••can ye pass the acid test?••

ye who enter here be afraid, but do what ye must -- to defeat your fear ye must defy it.

& defeat it ye must, for only then can we begin to realize liberty & justice for all.

time bomb tick tock? nervous tic talk? war on war?

or just a blog crying in the wilderness, trying to make sense of it all, terror-fried by hate radio and FOX, the number of whose name is 666??? (coincidence?)

Friday, March 13, 2009

kings of comedy, move over

In societies where freedom of speech was not recognized as a right, the court jester - precisely because anything he said was by definition "a jest" and "the uttering of a fool" - could speak frankly on controversial issues[2] in a way in which anyone else would have been severely punished for, and monarchs understood the usefulness of having such a person at their side.[2] Still, even the jester was not entirely immune from punishment, and he needed to walk a thin line and exercise careful judgment in how far he might go - which required him to be far from a "fool" in the modern sense.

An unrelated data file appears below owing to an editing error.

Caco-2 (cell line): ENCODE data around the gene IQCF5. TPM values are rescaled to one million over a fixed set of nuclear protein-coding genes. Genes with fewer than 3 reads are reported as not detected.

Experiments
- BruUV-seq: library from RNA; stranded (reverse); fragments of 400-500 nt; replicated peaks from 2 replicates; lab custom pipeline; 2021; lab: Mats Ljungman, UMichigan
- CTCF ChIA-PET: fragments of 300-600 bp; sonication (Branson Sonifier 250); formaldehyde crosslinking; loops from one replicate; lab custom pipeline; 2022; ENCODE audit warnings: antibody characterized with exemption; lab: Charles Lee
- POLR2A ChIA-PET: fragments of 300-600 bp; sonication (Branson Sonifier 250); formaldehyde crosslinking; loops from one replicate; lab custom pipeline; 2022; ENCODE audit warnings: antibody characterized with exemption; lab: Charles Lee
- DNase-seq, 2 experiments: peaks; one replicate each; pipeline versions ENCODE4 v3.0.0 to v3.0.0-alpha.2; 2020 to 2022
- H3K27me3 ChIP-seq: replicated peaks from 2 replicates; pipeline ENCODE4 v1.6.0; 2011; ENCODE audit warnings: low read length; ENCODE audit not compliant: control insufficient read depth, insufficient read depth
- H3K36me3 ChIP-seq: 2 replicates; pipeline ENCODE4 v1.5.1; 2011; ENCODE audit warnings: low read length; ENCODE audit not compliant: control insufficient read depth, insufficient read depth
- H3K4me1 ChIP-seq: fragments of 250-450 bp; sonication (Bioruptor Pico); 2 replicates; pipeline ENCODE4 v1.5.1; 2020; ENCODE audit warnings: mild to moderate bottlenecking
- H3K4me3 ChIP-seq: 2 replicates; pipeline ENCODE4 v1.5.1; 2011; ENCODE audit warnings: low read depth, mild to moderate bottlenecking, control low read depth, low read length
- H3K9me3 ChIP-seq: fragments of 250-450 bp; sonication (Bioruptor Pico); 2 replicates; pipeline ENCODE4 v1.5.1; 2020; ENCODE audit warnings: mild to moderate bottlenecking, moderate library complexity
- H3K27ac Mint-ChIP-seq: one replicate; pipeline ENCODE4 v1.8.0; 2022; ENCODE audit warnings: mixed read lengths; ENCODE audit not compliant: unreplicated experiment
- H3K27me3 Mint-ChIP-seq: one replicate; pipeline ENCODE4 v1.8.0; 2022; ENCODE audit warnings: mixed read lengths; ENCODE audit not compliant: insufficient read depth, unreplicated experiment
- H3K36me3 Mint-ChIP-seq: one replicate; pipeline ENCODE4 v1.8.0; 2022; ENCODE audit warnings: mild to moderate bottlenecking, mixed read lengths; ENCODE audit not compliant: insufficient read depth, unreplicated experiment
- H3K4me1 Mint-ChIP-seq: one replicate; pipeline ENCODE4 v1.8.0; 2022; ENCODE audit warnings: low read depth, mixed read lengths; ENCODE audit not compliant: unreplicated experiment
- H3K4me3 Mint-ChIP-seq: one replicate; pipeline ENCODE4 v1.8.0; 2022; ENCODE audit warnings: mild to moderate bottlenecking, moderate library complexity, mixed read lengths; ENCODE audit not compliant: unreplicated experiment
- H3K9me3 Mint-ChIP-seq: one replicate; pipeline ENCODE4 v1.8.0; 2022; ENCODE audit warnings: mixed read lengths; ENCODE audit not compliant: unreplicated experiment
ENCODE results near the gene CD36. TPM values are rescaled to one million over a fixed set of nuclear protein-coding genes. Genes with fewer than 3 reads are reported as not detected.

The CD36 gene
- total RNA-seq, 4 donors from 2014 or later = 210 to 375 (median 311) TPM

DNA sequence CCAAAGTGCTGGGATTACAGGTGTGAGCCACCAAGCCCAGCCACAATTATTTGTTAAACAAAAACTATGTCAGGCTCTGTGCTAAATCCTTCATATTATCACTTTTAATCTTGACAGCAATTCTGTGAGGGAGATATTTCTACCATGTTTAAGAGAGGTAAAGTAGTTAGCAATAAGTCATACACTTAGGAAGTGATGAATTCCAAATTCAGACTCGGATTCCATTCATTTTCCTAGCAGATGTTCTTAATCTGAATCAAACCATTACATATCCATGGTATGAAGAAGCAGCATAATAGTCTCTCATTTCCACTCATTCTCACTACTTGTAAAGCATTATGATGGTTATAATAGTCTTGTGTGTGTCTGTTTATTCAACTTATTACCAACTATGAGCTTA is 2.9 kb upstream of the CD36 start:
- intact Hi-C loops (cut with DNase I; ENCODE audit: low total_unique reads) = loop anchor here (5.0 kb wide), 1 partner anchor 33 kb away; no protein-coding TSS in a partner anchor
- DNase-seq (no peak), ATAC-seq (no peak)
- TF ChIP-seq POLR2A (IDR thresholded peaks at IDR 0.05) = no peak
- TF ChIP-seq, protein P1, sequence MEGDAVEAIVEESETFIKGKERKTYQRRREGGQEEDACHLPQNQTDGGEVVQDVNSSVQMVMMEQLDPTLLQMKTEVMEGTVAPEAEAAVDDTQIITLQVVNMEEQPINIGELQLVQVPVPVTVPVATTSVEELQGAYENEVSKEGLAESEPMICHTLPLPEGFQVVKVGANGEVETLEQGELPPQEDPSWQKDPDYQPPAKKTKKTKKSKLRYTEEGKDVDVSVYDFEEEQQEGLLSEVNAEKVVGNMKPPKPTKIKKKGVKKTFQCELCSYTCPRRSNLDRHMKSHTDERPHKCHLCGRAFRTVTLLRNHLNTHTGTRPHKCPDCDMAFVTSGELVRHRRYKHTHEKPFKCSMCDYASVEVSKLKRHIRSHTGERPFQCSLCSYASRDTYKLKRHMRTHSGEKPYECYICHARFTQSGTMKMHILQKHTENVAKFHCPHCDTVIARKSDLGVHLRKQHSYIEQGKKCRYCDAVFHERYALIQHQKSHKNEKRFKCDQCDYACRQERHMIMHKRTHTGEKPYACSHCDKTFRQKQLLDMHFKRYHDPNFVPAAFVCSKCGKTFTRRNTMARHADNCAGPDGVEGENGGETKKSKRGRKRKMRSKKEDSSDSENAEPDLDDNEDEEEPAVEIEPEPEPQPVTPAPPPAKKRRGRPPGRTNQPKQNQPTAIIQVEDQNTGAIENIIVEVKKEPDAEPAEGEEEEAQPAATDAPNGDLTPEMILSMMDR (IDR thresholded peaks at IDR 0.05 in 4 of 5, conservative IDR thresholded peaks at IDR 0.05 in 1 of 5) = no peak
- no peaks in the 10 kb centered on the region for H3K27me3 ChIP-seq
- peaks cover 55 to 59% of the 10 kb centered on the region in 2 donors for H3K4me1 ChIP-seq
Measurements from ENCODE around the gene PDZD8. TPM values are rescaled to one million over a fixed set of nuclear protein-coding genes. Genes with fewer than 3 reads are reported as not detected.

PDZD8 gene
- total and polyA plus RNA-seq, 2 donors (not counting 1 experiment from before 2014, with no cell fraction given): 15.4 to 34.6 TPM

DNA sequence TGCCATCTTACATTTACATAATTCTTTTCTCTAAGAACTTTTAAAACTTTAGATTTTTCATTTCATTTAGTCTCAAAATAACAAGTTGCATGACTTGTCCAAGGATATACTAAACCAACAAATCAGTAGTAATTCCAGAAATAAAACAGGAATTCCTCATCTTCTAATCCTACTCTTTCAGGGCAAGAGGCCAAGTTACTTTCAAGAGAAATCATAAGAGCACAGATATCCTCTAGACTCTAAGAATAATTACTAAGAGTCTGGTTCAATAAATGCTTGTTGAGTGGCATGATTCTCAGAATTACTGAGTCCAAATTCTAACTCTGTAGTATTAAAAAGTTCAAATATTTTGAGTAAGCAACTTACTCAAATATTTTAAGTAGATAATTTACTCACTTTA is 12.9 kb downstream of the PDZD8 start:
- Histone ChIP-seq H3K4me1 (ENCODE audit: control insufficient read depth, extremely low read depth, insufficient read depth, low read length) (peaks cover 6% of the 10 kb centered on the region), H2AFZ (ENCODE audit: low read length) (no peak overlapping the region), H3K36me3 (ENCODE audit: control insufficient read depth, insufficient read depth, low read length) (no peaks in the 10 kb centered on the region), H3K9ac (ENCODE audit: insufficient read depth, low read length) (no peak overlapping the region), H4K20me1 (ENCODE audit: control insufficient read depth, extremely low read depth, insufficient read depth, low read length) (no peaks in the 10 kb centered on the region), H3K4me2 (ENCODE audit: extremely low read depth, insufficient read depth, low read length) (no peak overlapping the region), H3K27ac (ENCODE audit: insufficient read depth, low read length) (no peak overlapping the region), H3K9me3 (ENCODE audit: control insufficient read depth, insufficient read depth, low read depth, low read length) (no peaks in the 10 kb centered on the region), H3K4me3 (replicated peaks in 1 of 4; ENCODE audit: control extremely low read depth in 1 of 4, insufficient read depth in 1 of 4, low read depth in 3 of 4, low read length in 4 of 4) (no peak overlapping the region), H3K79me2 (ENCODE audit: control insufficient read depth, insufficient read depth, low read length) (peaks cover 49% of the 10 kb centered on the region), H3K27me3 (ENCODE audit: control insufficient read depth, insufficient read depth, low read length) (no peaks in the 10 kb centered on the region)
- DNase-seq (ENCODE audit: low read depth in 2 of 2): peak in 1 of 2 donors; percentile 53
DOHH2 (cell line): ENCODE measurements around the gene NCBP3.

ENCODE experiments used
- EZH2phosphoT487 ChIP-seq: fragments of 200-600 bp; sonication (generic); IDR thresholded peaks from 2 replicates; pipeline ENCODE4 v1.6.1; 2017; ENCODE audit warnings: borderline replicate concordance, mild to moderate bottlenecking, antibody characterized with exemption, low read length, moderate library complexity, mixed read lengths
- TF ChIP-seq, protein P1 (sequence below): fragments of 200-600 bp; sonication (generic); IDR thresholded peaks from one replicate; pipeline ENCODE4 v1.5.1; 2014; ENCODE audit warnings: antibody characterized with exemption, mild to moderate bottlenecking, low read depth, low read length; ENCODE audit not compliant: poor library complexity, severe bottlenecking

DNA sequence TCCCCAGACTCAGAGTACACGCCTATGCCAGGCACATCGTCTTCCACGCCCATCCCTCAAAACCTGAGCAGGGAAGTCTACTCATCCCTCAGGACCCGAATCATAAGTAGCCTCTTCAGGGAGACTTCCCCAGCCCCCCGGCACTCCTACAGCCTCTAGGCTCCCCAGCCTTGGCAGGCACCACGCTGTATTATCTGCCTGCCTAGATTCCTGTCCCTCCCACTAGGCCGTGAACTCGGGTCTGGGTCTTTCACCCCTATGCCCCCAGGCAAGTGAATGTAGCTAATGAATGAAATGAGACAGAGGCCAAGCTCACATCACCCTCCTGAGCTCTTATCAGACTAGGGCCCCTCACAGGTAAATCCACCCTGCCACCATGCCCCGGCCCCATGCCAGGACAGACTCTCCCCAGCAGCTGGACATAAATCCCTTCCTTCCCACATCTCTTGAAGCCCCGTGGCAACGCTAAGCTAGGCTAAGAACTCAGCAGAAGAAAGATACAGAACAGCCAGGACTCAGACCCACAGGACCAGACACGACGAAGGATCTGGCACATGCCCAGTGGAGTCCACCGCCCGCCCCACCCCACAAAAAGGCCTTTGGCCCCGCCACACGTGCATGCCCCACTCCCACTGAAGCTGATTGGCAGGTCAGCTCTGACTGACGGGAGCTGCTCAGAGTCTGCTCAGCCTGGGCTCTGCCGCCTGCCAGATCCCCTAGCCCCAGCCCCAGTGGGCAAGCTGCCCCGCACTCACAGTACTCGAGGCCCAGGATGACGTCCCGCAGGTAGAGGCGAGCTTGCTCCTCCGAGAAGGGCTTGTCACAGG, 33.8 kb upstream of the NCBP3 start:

Jesters could also give bad news to the King that no-one else would dare deliver. The best example of this is in 1340 when the French fleet was destroyed at the Battle of Sluys by the English. Phillippe VI's jester told him the English sailors: "Don't even have the guts to jump into the water like our brave French."[3]

The position of the Joker playing card, as a wild card which has no fixed place in the hierarchy of King, Queen, Knave etc. might be a remnant of this position of the court jester.[citation needed] This lack of any place in the hierarchy meant Kings could trust their councel more. They had no vested interest in any region, estate or church.
[thanx, wikipedia!]

but no court clown ever did what jon stewart did last night. i don't recall laughing once.

hail the new emperor!

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